- Personas: This is the ideal user model. They should show you how a potential user deals with your website and what their intentions are. This allows you to set up your landing pages accordingly.
- Diary study: In this measure, test subjects record how they found their experience with the website. From this, you can conclude the potential for improvement.
- Contextual interviews: These ensure that you gain insights into the behavior of users in familiar surroundings. You ask test subjects about specific points and study their task management while they are in their natural environment. You can then conclude how external influences affect the handling of your website.
- Synchronous / asynchronous usability tests: The users’ behavior is examined in two situations: with active and passive participation.
- Eye or mouse tracking: While eye-tracking measures the user’s gaze, mouse tracking is used to observe the website’s mouse movements. Both have the goal of analyzing and evaluating the use of the site. You can then take a close look at which elements of your site attract a lot of attention, what attracts the user, and where you can improve.
- Focus group: A focus group is a moderated group discussion. This gives you direct feedback, wishes, and suggestions on given topics.
- On-site surveys: These ask users to provide feedback directly while visiting the website.
- Rapid prototyping: You involve test subjects during the development phase. They get access to the prototype and give you feedback. You can use this to make optimizations during development.
When does a usability test make sense?
The answer is straightforward: almost always. Through regular tests and observations of your users, you can optimize your site and its usability in a targeted manner. This works both during the development phase and when the website is already live. It helps you to get to know the needs of your website visitors better. There are three specific points for which you can conduct a usability test:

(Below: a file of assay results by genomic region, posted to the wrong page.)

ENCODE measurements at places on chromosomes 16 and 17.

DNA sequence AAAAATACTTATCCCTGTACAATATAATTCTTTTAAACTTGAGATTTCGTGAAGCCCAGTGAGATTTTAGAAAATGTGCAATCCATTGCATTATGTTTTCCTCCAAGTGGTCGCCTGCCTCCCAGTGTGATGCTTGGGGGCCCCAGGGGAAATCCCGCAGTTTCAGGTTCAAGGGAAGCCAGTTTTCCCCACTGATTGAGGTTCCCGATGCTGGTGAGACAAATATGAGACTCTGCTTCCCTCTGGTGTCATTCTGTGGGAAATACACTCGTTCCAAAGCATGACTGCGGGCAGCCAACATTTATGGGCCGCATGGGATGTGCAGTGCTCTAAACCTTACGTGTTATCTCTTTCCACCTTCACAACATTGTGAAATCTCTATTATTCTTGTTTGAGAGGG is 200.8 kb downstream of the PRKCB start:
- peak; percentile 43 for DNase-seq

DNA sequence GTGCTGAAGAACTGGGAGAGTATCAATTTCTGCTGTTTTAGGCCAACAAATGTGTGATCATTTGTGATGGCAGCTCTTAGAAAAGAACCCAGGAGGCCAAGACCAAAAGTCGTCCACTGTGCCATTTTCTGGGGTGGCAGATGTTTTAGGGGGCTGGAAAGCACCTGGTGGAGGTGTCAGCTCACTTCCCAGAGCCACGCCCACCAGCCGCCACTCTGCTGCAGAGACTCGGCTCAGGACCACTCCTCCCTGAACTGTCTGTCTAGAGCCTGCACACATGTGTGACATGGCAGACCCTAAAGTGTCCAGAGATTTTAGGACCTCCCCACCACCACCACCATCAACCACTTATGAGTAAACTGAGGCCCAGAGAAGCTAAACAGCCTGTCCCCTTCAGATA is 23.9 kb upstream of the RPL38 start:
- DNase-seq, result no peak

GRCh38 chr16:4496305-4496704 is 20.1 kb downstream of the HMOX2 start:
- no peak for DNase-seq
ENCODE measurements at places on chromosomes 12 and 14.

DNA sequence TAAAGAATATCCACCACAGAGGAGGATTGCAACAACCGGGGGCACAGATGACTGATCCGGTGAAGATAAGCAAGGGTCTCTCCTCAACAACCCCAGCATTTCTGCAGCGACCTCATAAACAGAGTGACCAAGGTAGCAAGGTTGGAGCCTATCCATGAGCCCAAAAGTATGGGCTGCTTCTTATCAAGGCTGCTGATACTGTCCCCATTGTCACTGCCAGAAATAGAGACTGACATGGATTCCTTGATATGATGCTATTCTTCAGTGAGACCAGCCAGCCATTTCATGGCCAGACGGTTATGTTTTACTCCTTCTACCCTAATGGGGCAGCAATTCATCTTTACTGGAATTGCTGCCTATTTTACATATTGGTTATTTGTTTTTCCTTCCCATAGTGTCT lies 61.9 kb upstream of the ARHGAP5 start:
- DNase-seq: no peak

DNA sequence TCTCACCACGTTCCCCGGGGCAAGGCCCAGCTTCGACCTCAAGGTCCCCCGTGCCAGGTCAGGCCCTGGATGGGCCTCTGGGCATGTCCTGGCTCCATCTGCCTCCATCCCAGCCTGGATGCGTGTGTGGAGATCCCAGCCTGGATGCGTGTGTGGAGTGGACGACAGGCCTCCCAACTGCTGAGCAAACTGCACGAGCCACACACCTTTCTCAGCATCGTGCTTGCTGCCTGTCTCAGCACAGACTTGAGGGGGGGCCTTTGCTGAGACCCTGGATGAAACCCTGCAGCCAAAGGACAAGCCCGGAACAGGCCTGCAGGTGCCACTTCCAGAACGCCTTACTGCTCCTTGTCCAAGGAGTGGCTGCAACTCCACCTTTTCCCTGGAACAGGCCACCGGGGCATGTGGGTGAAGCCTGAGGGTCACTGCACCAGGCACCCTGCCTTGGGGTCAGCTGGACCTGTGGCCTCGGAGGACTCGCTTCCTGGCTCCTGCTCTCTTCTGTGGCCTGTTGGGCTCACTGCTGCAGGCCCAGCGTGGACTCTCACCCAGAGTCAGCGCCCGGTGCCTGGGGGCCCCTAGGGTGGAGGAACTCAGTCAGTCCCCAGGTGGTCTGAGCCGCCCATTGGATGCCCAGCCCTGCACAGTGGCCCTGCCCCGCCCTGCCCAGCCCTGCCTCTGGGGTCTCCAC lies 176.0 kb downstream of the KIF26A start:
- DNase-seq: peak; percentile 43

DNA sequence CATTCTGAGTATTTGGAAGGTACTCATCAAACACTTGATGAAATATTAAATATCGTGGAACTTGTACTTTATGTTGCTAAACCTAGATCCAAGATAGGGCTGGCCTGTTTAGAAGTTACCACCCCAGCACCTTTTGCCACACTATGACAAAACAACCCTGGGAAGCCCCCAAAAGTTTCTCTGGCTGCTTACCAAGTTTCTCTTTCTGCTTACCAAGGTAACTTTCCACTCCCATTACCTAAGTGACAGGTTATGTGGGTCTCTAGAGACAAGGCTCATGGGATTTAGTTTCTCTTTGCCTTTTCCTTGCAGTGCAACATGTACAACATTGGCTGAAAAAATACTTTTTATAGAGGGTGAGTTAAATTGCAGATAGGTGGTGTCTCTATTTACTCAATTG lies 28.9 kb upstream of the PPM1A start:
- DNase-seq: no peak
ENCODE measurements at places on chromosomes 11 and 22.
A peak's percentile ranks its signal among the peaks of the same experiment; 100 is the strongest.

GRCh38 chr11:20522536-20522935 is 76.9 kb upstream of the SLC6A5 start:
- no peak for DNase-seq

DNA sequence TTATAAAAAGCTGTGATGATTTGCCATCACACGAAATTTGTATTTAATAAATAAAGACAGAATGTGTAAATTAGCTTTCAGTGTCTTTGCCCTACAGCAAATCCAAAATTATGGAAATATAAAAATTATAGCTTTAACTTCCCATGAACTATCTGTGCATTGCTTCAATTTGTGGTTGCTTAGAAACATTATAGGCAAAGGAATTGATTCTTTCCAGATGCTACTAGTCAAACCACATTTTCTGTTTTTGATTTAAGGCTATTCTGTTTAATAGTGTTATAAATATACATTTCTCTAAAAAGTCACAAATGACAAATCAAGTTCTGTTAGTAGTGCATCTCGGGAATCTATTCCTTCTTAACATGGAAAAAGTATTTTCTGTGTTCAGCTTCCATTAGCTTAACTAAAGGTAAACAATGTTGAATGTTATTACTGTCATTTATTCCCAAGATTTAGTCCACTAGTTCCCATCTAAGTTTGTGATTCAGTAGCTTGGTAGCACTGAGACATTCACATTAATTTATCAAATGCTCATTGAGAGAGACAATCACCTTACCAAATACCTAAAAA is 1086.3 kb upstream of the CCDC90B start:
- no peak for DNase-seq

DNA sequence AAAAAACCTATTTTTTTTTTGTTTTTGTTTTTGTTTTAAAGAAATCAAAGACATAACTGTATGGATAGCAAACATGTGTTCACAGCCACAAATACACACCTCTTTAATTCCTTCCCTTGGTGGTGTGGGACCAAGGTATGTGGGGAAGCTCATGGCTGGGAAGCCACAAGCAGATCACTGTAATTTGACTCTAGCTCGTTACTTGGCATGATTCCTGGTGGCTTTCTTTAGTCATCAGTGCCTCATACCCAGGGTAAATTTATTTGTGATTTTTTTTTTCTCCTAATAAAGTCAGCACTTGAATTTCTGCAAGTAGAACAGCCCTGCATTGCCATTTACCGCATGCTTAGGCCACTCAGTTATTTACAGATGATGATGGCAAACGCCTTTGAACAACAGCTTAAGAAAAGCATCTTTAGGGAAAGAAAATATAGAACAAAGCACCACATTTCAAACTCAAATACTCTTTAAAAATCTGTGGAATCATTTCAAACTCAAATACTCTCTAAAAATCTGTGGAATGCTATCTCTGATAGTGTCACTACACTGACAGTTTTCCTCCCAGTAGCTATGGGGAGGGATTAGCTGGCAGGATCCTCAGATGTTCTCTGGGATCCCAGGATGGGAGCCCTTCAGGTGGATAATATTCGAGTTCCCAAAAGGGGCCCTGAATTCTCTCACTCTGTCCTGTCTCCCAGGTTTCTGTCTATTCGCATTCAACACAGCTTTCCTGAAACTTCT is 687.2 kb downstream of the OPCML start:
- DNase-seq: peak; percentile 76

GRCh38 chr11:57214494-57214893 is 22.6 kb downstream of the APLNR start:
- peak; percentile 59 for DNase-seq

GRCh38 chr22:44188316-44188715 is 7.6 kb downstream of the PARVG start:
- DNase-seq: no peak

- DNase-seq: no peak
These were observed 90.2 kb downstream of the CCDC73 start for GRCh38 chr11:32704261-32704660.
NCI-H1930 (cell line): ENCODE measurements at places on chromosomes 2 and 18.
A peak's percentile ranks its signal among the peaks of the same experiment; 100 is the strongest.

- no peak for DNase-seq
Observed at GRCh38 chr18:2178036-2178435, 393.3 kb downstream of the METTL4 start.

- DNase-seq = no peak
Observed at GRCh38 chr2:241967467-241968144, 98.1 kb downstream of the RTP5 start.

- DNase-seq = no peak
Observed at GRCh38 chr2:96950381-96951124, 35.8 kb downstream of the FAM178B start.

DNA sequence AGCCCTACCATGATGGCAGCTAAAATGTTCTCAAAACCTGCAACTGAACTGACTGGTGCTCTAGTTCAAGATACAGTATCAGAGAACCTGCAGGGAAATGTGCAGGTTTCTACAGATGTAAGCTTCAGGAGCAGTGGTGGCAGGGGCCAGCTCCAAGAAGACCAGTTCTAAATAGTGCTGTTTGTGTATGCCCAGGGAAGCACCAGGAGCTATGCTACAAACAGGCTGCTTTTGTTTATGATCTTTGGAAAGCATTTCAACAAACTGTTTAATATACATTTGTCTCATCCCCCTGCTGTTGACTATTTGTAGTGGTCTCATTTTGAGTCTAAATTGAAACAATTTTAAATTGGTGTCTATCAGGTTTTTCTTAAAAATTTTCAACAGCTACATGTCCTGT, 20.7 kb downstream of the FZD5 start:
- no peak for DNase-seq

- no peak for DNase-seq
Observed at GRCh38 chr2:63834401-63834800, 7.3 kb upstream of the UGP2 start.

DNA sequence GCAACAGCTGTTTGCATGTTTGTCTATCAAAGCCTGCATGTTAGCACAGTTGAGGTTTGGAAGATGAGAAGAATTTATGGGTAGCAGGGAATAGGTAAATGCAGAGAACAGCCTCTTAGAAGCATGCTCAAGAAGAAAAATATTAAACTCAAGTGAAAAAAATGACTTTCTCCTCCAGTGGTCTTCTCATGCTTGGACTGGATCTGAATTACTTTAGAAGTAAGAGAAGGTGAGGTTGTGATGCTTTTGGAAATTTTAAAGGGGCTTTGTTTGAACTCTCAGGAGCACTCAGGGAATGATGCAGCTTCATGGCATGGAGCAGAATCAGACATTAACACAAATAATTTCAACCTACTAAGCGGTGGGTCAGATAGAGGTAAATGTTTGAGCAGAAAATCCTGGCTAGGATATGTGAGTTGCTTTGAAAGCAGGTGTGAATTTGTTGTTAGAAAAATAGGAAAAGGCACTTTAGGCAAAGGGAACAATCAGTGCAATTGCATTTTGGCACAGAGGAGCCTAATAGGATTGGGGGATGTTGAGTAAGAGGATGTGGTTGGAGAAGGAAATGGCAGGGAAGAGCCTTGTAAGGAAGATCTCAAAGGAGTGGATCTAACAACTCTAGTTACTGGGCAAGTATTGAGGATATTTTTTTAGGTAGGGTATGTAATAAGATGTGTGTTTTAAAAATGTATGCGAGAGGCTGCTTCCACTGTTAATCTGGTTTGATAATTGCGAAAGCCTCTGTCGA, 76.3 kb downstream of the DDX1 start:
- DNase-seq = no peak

- For testing prototypes
- Product development
- Optimization of existing products
This results in different areas of application and test items that you can use in a usability test.
Excursus: Usability vs. User experience – these are the differences
Usability and user experience, or UX for short, are two terms that are often confused. The areas of application are entirely different. When usability is about the user experience, while UX with the user experience is concerned. Usability ensures the usability of a website and ensures that users can operate the website intuitively and without problems. On the other hand, user experience aims to make visiting the website a memorable and lasting experience.
Usability is always essential to make your website attractive and to improve its ranking. With user experience, you trigger feelings and behaviors in website visitors and create a user experience that lasts. Both elements are strongly linked and have a significant influence on your website and your brand’s perception. They also influence future user behavior.